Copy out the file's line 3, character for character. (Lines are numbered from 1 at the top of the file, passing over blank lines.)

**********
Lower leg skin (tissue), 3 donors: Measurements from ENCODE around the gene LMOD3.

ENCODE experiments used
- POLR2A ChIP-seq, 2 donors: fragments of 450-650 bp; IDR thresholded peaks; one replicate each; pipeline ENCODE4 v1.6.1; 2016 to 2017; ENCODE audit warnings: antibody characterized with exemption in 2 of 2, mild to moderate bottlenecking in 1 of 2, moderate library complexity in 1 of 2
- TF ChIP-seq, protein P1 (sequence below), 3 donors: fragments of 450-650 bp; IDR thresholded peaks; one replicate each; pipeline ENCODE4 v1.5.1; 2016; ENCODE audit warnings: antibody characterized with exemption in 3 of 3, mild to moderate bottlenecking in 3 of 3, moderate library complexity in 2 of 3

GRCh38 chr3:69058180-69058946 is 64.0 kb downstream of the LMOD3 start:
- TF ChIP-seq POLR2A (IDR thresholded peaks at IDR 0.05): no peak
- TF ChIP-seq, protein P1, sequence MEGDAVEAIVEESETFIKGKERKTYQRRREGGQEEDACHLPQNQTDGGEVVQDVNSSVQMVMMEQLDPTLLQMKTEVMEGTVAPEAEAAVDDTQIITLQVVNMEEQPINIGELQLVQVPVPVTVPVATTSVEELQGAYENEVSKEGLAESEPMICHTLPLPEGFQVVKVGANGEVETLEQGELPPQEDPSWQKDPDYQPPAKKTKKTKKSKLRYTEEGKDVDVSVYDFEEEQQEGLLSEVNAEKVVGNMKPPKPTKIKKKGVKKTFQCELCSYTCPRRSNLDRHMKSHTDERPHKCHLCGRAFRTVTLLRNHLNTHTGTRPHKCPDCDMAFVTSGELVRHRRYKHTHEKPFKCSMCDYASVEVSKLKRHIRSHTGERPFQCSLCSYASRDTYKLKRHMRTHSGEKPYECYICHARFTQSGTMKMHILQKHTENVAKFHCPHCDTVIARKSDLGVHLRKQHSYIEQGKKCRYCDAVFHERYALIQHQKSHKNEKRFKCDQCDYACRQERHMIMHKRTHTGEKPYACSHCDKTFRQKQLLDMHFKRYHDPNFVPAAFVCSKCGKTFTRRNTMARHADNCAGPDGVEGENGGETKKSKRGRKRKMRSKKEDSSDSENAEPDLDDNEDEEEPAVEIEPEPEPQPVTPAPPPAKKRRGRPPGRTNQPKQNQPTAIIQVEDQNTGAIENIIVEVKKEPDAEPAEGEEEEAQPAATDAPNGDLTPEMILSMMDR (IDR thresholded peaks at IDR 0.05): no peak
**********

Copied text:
- POLR2A ChIP-seq, 2 donors: fragments of 450-650 bp; IDR thresholded peaks; one replicate each; pipeline ENCODE4 v1.6.1; 2016 to 2017; ENCODE audit warnings: antibody characterized with exemption in 2 of 2, mild to moderate bottlenecking in 1 of 2, moderate library complexity in 1 of 2